The body on the east side corresponded to a young woman who was lying on her stomach, in an extended position and with her hands tied behind her back and who had cuts and bruises on her rib cage, undoubtedly wounds inflicted when extracting her heart; the one on the west side was that of a child, also in an extended position and with a severe blow to the back of the neck that had caused his death.
Undoubtedly, both had been sacrificed to accompany the high-ranking person deposited in the sarcophagus on his journey.
This had been carved from a single block of limestone and was covered by a heavy slab. In its day it was painted red, but humidity and water leaks had spoiled part of its polychromy.
On the lid were found the remains of an incense burner, no doubt used in the burial ritual, which covered a circular opening: the psychoduct, a channel that allowed the soul of the deceased to escape from his body and travel to the underworld. The ancient Mayans used to venerate their ancestors through tomb opening ceremonies.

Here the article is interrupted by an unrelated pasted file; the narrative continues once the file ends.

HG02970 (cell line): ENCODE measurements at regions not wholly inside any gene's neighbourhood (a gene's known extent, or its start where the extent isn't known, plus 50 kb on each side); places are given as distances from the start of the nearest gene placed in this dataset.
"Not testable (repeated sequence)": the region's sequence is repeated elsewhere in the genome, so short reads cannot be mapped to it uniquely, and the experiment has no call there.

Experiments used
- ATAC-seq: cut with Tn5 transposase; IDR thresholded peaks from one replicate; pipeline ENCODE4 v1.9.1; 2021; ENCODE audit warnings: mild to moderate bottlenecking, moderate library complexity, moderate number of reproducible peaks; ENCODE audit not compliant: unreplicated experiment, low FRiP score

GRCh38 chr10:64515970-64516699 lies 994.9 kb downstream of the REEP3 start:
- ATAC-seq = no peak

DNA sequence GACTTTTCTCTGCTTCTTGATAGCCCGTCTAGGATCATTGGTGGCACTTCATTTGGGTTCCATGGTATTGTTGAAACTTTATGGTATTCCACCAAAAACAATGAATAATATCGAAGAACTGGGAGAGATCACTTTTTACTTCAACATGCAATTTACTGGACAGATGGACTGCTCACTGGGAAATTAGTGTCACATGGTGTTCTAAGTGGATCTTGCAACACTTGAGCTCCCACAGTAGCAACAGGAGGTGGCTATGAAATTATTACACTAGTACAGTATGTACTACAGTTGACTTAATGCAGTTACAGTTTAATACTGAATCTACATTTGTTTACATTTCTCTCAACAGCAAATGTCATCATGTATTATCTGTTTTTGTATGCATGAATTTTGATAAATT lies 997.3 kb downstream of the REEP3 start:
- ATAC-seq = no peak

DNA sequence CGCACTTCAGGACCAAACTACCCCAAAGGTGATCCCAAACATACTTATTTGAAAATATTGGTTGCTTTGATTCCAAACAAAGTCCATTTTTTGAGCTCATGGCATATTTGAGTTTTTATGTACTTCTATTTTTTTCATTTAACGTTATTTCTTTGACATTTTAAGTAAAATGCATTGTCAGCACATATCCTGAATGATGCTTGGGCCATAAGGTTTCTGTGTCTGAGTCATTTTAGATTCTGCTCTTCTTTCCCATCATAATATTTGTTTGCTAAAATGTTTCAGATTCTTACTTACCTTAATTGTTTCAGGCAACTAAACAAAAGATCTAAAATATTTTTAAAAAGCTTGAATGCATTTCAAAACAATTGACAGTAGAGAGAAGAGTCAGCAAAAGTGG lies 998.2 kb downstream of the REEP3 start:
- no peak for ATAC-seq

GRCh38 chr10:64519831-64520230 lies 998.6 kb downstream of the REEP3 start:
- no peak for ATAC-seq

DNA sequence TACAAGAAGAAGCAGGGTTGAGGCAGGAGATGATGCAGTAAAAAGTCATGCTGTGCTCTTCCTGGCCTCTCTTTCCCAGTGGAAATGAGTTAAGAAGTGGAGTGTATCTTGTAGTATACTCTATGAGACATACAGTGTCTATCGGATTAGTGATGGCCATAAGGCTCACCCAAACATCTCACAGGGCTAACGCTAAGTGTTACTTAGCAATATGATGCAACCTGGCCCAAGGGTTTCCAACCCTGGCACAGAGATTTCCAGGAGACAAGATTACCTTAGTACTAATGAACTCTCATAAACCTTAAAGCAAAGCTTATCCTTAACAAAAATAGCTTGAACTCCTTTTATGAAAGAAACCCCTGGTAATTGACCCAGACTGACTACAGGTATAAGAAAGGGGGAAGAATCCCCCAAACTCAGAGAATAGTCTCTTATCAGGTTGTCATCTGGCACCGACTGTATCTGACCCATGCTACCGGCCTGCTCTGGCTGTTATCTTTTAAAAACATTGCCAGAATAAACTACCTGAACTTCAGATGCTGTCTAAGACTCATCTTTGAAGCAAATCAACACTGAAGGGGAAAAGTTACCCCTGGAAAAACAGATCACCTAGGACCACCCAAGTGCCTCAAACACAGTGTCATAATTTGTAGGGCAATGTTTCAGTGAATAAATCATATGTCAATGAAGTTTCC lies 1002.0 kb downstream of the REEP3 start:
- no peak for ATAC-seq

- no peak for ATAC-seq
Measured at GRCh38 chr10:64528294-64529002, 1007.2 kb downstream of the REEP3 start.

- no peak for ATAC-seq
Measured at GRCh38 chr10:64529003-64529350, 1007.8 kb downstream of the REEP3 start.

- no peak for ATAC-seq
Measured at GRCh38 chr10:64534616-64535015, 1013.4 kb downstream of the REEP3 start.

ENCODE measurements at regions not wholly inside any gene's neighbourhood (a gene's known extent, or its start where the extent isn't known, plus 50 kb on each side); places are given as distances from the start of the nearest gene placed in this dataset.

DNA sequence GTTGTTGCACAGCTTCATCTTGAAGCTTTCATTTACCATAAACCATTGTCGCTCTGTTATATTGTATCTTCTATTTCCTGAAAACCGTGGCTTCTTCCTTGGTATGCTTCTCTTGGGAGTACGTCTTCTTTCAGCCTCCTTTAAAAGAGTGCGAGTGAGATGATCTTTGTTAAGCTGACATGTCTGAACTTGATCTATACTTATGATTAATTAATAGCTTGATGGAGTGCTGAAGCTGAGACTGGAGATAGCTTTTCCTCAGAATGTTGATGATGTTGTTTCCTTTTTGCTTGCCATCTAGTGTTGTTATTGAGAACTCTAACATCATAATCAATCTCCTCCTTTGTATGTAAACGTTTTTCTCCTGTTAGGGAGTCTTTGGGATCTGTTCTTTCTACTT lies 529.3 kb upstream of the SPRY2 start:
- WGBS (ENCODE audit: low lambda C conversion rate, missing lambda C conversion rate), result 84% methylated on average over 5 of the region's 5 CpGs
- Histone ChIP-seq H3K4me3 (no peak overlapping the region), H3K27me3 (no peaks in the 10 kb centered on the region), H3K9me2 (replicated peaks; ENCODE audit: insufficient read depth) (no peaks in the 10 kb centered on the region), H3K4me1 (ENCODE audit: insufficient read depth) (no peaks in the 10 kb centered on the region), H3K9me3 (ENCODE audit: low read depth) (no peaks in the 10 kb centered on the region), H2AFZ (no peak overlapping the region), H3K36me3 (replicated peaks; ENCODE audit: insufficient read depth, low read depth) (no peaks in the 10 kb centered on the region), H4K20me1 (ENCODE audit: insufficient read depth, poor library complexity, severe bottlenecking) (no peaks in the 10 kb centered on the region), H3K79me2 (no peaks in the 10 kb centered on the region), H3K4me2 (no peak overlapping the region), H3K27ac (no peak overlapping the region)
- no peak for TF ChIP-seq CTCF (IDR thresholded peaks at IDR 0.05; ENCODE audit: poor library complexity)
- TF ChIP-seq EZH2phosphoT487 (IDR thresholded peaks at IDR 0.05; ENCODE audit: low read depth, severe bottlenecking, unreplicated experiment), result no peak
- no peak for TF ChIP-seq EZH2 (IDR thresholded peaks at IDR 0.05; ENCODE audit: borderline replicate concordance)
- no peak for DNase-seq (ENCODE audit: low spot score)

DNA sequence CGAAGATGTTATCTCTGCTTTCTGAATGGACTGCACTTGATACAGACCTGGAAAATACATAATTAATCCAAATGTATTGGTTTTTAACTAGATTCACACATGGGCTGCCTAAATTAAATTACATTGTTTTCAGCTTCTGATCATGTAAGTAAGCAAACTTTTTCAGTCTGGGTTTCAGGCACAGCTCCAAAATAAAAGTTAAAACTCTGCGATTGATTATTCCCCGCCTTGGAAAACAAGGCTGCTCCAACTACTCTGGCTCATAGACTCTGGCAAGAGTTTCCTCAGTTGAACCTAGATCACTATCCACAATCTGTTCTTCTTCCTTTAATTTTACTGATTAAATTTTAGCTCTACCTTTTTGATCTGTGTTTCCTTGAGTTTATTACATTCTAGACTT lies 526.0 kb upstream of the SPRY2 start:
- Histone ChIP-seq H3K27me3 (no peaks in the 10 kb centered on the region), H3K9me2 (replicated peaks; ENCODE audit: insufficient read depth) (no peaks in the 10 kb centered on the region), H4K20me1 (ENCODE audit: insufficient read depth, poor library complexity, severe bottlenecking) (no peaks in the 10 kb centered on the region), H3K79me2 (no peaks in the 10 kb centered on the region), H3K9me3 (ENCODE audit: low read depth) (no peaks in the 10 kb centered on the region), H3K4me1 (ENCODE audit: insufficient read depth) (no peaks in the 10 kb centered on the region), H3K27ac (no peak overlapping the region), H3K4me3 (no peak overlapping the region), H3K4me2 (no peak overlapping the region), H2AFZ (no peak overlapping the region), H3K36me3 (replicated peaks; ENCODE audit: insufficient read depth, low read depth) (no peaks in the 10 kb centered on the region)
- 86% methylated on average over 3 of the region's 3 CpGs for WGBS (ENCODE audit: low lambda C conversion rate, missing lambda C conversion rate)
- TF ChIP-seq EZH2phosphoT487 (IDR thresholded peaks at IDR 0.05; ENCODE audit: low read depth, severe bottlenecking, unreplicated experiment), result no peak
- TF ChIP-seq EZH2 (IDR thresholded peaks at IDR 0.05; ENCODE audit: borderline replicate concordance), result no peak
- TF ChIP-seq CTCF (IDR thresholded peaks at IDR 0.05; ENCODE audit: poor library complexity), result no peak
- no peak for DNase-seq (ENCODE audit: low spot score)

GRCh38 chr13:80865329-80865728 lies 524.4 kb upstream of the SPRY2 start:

They were offered copal (incense), vessels and food; a way of perpetuating and venerating the memory of the ancestor, something that some indigenous communities still practice.
Through the psychoduct, the archaeologists introduced a light and a small camera that allowed to see the interior of the sarcophagus. Thus they distinguished some human remains covered with cinnabar of a bright red color.
The problem that the archaeologists faced was how to access the interior of the sarcophagus without damaging the lid, since the distance between it and the walls did not allow it to be moved. To do this, they designed and manufactured a wood and metal device that would make it possible to raise the roof using hydraulic jacks.
As Arnoldo González later recalled, once the structure was assembled they realized that they did not have jacks and had to use those of their own vehicles to proceed to raise the cover. It was five in the morning on June 1, 1994.
When the tomb was opened, the team members began firing the flashes of their cameras non-stop. When the flashes stopped, the archaeologists’ eyes needed a few moments to get used to the gloom and to be able to glimpse the interior of the sarcophagus, which glowed red: the walls and the bottom, the bone remains…, everything was impregnated with the toxic cinnabar powder.